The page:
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Protective Progeny: Peptide treats and prevents breast cancer

A synthetic version of a protein present in a woman's body during pregnancy is as effective against breast cancer as the current drug tamoxifen is, according to a study in rodents. The new substance may avoid tamoxifen's side effects.

Epidemiological research has estimated that, over her lifetime, the average woman has a 1-in-8 chance of developing breast cancer. However, among women who've had at least one full-term pregnancy, that risk is only 1 in 16, says James Bennett of the Albany (N.Y.) Medical College.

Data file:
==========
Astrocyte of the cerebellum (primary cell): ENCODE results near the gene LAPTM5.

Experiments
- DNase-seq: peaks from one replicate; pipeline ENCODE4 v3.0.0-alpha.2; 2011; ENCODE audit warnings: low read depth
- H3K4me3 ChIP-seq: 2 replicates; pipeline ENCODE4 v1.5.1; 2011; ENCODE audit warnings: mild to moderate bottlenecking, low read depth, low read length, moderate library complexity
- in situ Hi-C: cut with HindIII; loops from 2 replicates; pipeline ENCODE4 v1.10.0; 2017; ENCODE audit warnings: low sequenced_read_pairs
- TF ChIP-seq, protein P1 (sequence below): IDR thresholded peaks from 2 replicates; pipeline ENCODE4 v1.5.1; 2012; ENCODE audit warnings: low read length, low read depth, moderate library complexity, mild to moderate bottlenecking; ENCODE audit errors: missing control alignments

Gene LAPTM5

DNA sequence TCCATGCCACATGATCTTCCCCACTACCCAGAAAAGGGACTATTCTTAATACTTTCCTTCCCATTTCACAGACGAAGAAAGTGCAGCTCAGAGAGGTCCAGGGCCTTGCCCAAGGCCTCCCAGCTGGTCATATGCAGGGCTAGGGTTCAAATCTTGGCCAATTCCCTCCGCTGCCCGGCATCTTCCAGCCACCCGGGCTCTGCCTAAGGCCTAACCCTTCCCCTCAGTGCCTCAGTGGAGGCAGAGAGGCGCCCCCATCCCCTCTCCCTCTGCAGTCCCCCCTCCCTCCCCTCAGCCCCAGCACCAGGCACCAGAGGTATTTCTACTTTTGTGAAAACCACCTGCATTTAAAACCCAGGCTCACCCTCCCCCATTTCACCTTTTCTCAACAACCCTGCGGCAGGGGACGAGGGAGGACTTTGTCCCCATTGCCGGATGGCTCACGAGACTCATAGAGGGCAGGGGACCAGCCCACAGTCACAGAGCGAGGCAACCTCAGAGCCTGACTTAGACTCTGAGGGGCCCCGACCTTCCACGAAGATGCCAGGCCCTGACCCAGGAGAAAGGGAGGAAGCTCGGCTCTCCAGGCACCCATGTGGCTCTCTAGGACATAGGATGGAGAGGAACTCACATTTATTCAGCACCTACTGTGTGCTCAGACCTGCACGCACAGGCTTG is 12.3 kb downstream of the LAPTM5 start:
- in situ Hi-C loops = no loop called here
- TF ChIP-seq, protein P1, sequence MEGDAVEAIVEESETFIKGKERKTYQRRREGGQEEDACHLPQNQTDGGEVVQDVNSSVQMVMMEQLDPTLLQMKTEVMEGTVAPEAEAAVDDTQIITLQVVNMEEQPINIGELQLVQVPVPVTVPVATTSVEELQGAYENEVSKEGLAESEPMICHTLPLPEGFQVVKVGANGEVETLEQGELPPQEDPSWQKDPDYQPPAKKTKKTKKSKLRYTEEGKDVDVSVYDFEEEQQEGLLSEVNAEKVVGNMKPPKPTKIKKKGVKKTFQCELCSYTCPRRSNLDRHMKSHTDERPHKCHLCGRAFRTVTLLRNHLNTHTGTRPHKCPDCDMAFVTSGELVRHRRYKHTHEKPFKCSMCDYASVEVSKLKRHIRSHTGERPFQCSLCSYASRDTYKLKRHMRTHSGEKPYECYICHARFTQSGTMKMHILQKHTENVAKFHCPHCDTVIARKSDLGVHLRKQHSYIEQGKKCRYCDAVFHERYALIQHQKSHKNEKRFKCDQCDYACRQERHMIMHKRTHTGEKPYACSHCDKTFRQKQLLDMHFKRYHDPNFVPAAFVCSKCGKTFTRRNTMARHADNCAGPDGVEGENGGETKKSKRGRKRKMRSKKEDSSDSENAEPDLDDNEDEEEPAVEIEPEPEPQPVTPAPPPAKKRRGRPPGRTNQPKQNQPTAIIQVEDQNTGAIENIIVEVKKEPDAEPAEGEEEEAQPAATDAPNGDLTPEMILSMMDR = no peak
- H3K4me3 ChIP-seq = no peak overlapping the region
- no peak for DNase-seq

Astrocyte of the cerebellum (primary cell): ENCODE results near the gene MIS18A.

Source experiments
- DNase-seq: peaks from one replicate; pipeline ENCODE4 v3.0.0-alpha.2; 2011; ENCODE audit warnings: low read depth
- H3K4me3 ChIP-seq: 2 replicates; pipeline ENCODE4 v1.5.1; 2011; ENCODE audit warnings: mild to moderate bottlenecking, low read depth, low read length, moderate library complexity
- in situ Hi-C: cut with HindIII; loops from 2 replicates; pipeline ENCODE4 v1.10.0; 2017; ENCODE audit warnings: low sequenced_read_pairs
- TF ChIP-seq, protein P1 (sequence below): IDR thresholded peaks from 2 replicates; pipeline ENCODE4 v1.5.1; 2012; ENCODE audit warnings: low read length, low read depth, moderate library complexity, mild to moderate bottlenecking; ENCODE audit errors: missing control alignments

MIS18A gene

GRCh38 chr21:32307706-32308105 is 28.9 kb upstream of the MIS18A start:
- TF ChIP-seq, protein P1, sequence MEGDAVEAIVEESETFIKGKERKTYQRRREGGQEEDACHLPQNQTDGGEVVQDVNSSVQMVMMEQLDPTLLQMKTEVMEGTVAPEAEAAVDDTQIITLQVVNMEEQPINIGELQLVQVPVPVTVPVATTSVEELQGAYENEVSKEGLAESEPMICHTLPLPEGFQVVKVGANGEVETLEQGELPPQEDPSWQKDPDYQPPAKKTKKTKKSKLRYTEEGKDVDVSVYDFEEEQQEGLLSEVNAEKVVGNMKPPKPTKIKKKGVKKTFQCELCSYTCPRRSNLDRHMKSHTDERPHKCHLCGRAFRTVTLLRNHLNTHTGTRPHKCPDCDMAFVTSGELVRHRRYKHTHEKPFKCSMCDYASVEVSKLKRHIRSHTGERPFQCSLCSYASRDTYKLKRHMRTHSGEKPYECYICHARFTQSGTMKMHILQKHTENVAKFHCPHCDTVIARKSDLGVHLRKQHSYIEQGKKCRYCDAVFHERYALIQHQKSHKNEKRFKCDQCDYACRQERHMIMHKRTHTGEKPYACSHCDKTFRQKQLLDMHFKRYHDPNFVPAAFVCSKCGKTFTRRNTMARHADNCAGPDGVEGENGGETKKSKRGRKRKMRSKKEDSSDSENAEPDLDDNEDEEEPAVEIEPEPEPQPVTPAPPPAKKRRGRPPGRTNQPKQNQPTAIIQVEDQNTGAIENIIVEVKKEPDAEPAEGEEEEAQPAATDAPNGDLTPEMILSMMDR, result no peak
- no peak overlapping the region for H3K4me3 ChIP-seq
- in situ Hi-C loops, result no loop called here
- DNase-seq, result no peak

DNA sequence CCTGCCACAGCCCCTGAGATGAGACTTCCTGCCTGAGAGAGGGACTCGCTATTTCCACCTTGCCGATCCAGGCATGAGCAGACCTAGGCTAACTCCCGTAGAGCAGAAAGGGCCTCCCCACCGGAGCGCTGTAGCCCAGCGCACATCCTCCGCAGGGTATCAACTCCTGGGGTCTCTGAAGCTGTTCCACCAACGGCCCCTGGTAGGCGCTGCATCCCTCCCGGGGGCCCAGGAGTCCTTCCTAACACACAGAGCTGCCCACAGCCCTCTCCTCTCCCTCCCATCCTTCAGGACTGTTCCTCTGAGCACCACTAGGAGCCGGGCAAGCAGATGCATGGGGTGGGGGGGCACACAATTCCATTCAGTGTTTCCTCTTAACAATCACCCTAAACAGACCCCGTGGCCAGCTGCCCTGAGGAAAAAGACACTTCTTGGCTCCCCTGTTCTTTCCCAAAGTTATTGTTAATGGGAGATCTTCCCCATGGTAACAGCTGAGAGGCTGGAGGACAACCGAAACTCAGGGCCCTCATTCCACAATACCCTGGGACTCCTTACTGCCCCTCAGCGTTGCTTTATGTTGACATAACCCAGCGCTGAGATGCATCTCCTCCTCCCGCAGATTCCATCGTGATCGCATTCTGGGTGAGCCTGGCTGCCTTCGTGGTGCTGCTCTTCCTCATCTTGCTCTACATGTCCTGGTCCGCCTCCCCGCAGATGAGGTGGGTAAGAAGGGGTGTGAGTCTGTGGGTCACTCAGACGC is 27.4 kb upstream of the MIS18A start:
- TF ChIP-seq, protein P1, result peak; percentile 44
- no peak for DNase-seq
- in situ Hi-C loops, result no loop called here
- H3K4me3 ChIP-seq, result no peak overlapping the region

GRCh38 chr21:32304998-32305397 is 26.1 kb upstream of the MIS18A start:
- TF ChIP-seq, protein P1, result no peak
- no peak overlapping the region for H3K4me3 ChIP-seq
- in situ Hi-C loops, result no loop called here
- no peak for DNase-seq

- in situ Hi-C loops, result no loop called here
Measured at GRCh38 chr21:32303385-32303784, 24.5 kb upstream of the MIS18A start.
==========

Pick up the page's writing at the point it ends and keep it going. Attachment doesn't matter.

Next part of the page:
In earlier work, Bennett's team had determined that alpha-fetoprotein (AFP), a substance secreted by the liver of the fetus, is partially responsible for pregnancy's protective effect. Bennett and his colleagues at Albany Medical College set out to make a synthetic compound with AFP's effect.

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